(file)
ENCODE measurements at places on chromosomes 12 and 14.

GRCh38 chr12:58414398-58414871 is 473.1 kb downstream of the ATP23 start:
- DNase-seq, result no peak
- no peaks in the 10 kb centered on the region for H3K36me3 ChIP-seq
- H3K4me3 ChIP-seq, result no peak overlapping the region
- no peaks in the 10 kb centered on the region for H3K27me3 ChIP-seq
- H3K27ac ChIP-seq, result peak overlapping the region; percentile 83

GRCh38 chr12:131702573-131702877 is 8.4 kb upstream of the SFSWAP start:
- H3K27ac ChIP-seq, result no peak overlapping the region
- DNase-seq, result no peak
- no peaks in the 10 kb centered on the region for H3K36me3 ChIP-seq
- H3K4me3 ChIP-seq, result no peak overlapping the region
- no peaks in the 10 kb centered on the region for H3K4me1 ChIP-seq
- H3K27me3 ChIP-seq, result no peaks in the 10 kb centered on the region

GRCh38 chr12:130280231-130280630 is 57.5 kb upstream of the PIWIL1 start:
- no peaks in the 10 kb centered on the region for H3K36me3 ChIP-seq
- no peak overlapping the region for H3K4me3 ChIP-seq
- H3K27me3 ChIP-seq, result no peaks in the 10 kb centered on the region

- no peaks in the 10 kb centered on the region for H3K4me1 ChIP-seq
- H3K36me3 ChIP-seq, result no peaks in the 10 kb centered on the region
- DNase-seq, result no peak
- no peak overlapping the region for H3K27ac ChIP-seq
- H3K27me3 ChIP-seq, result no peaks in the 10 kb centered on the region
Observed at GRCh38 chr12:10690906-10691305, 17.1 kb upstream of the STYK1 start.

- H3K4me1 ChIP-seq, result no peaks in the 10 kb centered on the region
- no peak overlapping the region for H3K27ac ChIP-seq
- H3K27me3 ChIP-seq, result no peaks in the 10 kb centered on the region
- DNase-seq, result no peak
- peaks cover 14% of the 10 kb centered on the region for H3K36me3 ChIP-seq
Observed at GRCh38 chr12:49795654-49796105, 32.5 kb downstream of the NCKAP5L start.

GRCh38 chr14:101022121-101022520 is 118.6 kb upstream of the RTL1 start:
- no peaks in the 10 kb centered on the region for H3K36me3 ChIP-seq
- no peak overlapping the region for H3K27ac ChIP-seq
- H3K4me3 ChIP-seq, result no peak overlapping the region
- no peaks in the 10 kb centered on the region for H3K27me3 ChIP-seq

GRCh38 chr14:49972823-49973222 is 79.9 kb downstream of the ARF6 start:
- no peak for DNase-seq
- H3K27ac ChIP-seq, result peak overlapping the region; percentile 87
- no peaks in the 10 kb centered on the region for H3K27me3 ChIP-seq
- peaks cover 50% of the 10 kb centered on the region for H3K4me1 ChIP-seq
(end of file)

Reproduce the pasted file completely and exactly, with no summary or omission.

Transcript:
ENCODE measurements at places on chromosomes 12 and 14.

GRCh38 chr12:58414398-58414871 is 473.1 kb downstream of the ATP23 start:
- DNase-seq, result no peak
- no peaks in the 10 kb centered on the region for H3K36me3 ChIP-seq
- H3K4me3 ChIP-seq, result no peak overlapping the region
- no peaks in the 10 kb centered on the region for H3K27me3 ChIP-seq
- H3K27ac ChIP-seq, result peak overlapping the region; percentile 83

GRCh38 chr12:131702573-131702877 is 8.4 kb upstream of the SFSWAP start:
- H3K27ac ChIP-seq, result no peak overlapping the region
- DNase-seq, result no peak
- no peaks in the 10 kb centered on the region for H3K36me3 ChIP-seq
- H3K4me3 ChIP-seq, result no peak overlapping the region
- no peaks in the 10 kb centered on the region for H3K4me1 ChIP-seq
- H3K27me3 ChIP-seq, result no peaks in the 10 kb centered on the region

GRCh38 chr12:130280231-130280630 is 57.5 kb upstream of the PIWIL1 start:
- no peaks in the 10 kb centered on the region for H3K36me3 ChIP-seq
- no peak overlapping the region for H3K4me3 ChIP-seq
- H3K27me3 ChIP-seq, result no peaks in the 10 kb centered on the region

- no peaks in the 10 kb centered on the region for H3K4me1 ChIP-seq
- H3K36me3 ChIP-seq, result no peaks in the 10 kb centered on the region
- DNase-seq, result no peak
- no peak overlapping the region for H3K27ac ChIP-seq
- H3K27me3 ChIP-seq, result no peaks in the 10 kb centered on the region
Observed at GRCh38 chr12:10690906-10691305, 17.1 kb upstream of the STYK1 start.

- H3K4me1 ChIP-seq, result no peaks in the 10 kb centered on the region
- no peak overlapping the region for H3K27ac ChIP-seq
- H3K27me3 ChIP-seq, result no peaks in the 10 kb centered on the region
- DNase-seq, result no peak
- peaks cover 14% of the 10 kb centered on the region for H3K36me3 ChIP-seq
Observed at GRCh38 chr12:49795654-49796105, 32.5 kb downstream of the NCKAP5L start.

GRCh38 chr14:101022121-101022520 is 118.6 kb upstream of the RTL1 start:
- no peaks in the 10 kb centered on the region for H3K36me3 ChIP-seq
- no peak overlapping the region for H3K27ac ChIP-seq
- H3K4me3 ChIP-seq, result no peak overlapping the region
- no peaks in the 10 kb centered on the region for H3K27me3 ChIP-seq

GRCh38 chr14:49972823-49973222 is 79.9 kb downstream of the ARF6 start:
- no peak for DNase-seq
- H3K27ac ChIP-seq, result peak overlapping the region; percentile 87
- no peaks in the 10 kb centered on the region for H3K27me3 ChIP-seq
- peaks cover 50% of the 10 kb centered on the region for H3K4me1 ChIP-seq